Toby Sanderson often thinks about his senior night. And lately, given the state of college football, it's been on his mind more than normal.
The University of Central Arkansas senior center has paid close attention to the college football world over the past few weeks, as conferences around the country cancel or postpone fall sports. Thursday, the Southland Conference announced it would move all fall sports to the spring, but allow member institutions to play a nonconference season in the fall if they so choose.
For UCA, it intends to play all fall sports this fall, giving Sanderson hope that he hasn't played his last game yet.
"I really hate it for those players who had their seasons canceled. I don't know what I would do if I was in their shoes. That's a thought that's been in the back of a lot of seniors' heads, I'm sure," Sanderson said. "I've always thought about what would happen on senior night when I realize this is my last game. So it's definitely something I've thought about leading up to this. I'm just trying to stay positive and hoping I get another opportunity."
UCA Athletic Director Brad Teague is working tirelessly to ensure Sanderson gets that opportunity this fall, despite the coronavirus pandemic that has led most FCS conference to cancel or postpone fall athletics.
Teague said UCA plans to play 11 games this fall and already has six teams scheduled, though he won't officially announce those opponents until a later date. Two matchups that are known and still on are at Austin Peay on Aug. 29 and at Arkansas State University on Sept. 19.
Teague feels the best option is to play this fall, considering the uncertainty of the spring.
"I just feel like football is a fall sport, you need time in the spring to rest and recover," Teague said. "Let's say we have five in the fall and six in the spring, and then 11 next fall. I just don't think you can achieve that.
"Plus, I'm not real sure we're going to play in the spring, either. It's just still so unknown. If we can play now, let's try to. We're going to try as long and hard as we can until the virus tells us we can't."
One advantage UCA has over other FCS programs is its partnership with Conway Regional Hospital, which is providing free covid testing for UCA's athletes. That was one of the biggest reasons UCA has decided to move forward, Teague said.
"As far as at a local level, we are able to meet the NCAA guidelines and there are many FCS programs that cannot do that. The confidence I have is in our medical staff, our athletic training staff and our local hospital, Conway Regional, working with us and making sure we have assisted testing," Teague said. "I think we can model great behavior for our student-athletes, keep them in a quasi-bubble and help keep them safer than they'd probably be if they weren't in a structured environment.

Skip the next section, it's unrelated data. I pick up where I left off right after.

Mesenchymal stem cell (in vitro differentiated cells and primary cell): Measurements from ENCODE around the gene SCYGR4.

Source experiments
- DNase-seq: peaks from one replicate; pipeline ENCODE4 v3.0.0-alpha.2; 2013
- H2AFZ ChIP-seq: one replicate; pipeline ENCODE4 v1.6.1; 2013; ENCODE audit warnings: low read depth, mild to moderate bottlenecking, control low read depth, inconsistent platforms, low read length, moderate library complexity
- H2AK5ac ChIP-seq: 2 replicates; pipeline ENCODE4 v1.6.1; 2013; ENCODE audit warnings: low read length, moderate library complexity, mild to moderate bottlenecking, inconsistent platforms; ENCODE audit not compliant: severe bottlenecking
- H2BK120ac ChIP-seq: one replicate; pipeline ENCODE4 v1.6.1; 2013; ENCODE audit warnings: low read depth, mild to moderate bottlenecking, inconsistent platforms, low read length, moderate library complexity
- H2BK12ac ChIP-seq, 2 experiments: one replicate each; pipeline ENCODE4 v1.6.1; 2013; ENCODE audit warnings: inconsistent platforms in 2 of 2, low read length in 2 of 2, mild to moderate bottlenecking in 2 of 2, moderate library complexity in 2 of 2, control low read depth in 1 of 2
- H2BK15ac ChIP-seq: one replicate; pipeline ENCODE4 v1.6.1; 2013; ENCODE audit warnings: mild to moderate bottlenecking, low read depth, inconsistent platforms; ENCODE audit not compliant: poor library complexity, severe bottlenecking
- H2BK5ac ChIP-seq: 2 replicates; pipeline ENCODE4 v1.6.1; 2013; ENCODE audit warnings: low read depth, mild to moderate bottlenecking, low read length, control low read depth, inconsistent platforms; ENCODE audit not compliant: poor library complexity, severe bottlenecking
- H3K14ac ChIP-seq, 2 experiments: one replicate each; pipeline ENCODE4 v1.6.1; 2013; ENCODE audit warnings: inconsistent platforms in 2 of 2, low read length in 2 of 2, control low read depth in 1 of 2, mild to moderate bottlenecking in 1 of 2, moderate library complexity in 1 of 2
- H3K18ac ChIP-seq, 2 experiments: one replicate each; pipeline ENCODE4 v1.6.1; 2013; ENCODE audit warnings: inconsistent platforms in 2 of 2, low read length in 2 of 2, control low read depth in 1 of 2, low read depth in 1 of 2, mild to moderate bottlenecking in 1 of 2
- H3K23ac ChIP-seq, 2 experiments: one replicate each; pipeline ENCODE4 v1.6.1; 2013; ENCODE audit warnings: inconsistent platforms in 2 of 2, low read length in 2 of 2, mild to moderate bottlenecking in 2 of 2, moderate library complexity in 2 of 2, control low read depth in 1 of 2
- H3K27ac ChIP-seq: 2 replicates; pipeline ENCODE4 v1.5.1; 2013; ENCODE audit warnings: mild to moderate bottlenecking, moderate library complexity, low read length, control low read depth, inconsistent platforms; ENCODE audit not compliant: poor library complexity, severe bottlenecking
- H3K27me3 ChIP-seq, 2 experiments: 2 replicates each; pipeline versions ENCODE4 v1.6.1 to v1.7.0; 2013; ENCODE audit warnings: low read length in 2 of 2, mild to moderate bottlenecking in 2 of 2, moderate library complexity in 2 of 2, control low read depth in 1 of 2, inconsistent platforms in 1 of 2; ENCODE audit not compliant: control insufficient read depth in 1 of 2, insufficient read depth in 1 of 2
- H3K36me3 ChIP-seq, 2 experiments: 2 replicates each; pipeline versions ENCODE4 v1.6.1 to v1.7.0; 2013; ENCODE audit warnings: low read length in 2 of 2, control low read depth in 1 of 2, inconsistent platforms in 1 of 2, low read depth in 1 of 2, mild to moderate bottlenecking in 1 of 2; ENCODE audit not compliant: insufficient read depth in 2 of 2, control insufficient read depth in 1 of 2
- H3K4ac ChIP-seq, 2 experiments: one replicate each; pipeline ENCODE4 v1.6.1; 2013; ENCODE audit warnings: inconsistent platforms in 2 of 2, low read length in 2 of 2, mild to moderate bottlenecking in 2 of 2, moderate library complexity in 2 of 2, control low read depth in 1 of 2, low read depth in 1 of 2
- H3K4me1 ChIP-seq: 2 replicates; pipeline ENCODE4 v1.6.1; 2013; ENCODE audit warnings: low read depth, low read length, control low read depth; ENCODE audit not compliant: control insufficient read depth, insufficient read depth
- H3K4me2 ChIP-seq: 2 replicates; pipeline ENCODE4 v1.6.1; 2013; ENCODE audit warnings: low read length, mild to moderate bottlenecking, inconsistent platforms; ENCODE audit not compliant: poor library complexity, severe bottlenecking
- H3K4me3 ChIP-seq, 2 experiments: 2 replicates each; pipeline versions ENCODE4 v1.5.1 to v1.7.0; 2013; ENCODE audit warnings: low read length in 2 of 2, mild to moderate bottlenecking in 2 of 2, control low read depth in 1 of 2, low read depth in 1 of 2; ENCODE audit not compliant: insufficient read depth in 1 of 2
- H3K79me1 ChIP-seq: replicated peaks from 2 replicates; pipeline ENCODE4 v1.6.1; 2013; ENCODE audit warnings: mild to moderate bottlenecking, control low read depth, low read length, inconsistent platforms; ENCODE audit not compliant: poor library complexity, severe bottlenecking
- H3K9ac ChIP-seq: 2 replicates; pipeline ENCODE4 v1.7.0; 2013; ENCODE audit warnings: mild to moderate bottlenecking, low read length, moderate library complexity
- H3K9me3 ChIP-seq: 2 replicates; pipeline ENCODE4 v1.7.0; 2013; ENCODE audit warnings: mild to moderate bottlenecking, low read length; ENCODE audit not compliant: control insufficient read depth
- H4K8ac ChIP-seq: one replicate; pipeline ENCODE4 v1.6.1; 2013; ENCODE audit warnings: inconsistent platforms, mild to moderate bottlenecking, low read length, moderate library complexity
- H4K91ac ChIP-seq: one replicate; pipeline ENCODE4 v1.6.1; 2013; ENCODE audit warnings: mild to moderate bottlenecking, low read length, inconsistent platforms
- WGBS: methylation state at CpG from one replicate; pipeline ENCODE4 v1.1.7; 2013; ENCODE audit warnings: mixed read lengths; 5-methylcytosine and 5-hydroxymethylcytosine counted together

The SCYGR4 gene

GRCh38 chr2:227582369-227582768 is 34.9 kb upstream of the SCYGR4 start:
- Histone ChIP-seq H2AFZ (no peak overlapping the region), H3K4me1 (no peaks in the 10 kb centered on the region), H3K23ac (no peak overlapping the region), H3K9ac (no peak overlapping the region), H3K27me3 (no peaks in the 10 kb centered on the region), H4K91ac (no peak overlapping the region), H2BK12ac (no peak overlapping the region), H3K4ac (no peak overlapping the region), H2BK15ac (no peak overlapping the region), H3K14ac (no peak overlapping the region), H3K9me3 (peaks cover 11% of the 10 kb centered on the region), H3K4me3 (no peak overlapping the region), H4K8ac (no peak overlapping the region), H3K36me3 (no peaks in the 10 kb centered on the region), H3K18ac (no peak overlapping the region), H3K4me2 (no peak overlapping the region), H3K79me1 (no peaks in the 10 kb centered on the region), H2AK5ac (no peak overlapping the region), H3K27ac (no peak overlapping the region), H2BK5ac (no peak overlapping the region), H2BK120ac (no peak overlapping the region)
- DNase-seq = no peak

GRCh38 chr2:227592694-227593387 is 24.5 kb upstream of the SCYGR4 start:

"For now, we'll move ahead bullishly and do what's good for the students and try to keep them healthy."
Head Coach Nathan Brown agreed with Teague and feels as though his players have done a great job adhering to the guidelines and doing whatever it takes to play this fall.
"We're going to continue being vigilant on screening, testing, and all the things it's going to take to play a season," Brown said. "And we recognize that it's fragile and that a missed step can really affect a lot, whether it's a game or a fall season. We're educating our guys, and I think our guys are willing and able to play and want to play."
Over the past few days, players around the country have joined the "We Want To Play" movement as conferences weigh decisions about the fall season. Teague said every UCA athlete across all fall sports wants to play.
And many of them are thankful to have someone like Teague who is pushing to play.
"We have great leadership here at UCA, starting with President Davis and Dr. Teague. I mean, he's been working his tail off for us to have the opportunity to play," junior quarterback Breylin Smith said. "And we trust in him and what they're doing and that we're going to be able to play. With them doing their job, I think it's only fair that we show up each and every day and get our work done in preparation to to play."
While UCA's administration has stayed persistent about playing this fall, the players admit it's been hard to stay focused when they see conferences such as the Big Ten and Pac-12 postpone sports. Sanderson said he's even told some of his teammates to stay off social media because it can be an emotional drain.
Brown said keeping players' hopes up and focused on the season ahead has been one of the most difficult challenges this fall.
"It's a roller-coaster ride. It's ups and downs, and there's a lot of unknown. There's a lot of things that we don't know. There's a lot this sickness and virus and can throw at us," Brown said. "We're just taking it day by day. I encourage our guys to listen to us and our university and what's right in front of us.
"There's going to be negativity out there, and there's going to be people with opinions. But what we can control is right in front of us and what's going on here in Conway, Arkansas, at the University of Central Arkansas."
UCA is 15 days away from opening its 2020 season. Its game against Austin Peay may end up being one of the only games on Saturday, Aug. 29. It's currently scheduled to be broadcast nationally on ESPN.
The players remain hopeful that day will come, knowing the game could be taken away at any moment.
"The memories I created with my brothers is what I'll remember," senior cornerback Robert Rochell said. "I just hope I'm out there with my brothers one more time because these are the moments we'll never get back."